Gilbert Simondon is known as a philosopher of technology. Yet in his principal book on that subject he reflects on the “entire genesis implicating man and the world of which the genesis of technicity is perhaps only a small part” (MEOT 168). His book Individuation in Light of Notions of Form and Information (1958), recently translated into English, reveals him in turn as a philosopher of nature. In lecture courses, Simondon reflects on further topics such as aesthetics and psychology of perception, imagination and invention. The challenge is to show to what extent Simondon’s theories – of technology, nature and culture – are interrelated.
The conference aims to study the interconnections between the different aspects of Simondon’s philosophy – the various “modes of existence” to which he devoted considerable reflection. Its basic premise is the one that Simondon himself can be seen to have accepted as essential, that technology and its development are not an independent reality but encounter science and ethics, religious and aesthetic thought within a regulative system that Simondon names “Culture”. Cultural objects fulfil the double role of mediating the relation between human beings and their natural as well as social milieu.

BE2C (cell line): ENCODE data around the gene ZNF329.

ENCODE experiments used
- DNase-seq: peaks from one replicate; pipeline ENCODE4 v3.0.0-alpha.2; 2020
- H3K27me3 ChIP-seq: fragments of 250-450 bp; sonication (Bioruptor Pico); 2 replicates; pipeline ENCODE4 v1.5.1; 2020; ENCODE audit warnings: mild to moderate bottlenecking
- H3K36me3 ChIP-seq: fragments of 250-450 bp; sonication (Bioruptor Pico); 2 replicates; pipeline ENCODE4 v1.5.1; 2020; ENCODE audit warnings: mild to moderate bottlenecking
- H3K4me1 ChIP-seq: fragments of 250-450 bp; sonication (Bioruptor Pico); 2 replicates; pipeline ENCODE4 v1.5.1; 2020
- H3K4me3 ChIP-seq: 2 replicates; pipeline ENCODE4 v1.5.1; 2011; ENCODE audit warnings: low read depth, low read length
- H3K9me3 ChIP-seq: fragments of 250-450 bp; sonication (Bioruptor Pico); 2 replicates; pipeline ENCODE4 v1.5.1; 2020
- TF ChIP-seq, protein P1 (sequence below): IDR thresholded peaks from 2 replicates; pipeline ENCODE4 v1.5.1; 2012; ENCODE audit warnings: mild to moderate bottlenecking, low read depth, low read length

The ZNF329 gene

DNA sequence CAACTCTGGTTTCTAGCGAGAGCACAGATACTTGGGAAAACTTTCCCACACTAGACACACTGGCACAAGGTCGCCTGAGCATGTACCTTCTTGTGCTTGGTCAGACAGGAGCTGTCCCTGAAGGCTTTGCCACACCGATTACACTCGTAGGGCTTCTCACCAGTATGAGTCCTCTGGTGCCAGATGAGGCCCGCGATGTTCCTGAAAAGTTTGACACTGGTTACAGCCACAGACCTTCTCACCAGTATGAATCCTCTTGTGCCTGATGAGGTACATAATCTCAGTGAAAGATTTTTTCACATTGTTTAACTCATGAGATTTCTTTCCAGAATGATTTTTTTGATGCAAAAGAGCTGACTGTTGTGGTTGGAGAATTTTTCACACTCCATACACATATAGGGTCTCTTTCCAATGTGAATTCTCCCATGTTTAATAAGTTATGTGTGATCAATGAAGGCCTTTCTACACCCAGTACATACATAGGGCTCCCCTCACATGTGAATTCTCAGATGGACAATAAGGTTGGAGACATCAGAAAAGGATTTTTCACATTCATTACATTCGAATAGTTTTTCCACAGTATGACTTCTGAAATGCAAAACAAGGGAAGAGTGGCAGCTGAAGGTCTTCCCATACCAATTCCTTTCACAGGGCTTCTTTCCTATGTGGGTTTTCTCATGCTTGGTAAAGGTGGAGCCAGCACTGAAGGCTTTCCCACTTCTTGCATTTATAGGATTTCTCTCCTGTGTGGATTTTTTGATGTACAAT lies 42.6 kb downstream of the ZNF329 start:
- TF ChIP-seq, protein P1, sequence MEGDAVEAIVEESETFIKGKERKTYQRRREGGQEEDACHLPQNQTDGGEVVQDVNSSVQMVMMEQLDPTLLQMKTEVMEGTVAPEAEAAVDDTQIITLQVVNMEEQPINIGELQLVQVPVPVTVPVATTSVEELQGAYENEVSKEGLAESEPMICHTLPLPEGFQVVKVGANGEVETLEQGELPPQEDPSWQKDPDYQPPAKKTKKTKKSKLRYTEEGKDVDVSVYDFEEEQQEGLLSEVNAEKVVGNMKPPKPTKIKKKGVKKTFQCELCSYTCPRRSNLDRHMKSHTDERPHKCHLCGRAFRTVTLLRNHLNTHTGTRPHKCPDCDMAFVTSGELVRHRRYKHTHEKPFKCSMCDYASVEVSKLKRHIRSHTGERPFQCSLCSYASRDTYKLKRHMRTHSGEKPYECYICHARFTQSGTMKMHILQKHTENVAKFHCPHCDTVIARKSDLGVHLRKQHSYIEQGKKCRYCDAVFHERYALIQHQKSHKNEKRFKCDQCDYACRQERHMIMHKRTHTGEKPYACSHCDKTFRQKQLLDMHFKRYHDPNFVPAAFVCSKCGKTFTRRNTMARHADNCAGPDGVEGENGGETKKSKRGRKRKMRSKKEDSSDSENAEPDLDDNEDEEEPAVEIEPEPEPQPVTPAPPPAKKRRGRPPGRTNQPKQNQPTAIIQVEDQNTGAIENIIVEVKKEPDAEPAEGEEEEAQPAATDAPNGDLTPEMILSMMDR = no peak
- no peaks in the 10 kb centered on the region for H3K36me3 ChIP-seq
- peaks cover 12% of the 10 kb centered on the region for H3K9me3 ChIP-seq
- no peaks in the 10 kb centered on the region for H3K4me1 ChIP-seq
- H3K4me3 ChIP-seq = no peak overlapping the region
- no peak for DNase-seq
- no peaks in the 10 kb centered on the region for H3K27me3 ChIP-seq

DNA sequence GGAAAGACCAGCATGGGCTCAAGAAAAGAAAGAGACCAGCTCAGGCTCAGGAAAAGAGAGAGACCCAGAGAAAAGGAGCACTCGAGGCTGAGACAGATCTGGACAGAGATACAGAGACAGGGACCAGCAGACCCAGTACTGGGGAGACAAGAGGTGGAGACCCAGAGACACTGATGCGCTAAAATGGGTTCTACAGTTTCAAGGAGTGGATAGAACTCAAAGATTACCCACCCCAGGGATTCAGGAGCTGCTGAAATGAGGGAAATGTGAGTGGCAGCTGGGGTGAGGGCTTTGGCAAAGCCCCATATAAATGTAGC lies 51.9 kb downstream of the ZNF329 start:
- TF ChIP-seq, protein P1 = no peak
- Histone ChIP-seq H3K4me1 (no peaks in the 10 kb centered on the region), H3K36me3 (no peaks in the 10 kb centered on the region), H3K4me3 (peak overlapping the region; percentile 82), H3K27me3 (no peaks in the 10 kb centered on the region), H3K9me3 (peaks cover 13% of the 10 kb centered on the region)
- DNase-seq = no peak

Simondon sees a role for philosophy in thinking the imbrication of these different modes of existence and fostering mutual exchange and communication between them. How can we think the relation between ecological, technological and aesthetic modes of existence? In what ways are they distinct in terms of structures and operations? In what ways are they engaged in a form of co-evolution? How might it be possible to reduce the fragmentation of human knowledge and experience and foster integration, in particular the reintegration of technical developments into cultural understanding?Organised at the University of Hildesheim within the context of the Research Training Group ‘Aesthetic Practice’, funded by the DFG, this conference brings together international scholars from various disciplines to discuss Simondon’s thought and its relevance today in the light of possible “symbiotic” forms of ecological, aesthetic and technological modes of existence.
Andrea Bardin – Oxford Brookes University
Jean-Hugues Barthélémy – Paris-Nanterre University
Olivier Del Fabbro – ETH Zurich
Heike Delitz – Otto-Friedrich University Bamberg
Yuk Hui – City University of Hong Kong
Anne Lefebvre – ENS Paris-Saclay
Cécile Malaspina – King’s College London
Anne Sauvagnargues – Paris-Nanterre University
Daniela Voss – University of Hildesheim
Organised by Daniela Voss and Anne Sauvagnargues
More information and registration: https://www.uni-hildesheim.de/en/fb2/forschung/dfg-research-training-group-2477-aesthetic-practice/events/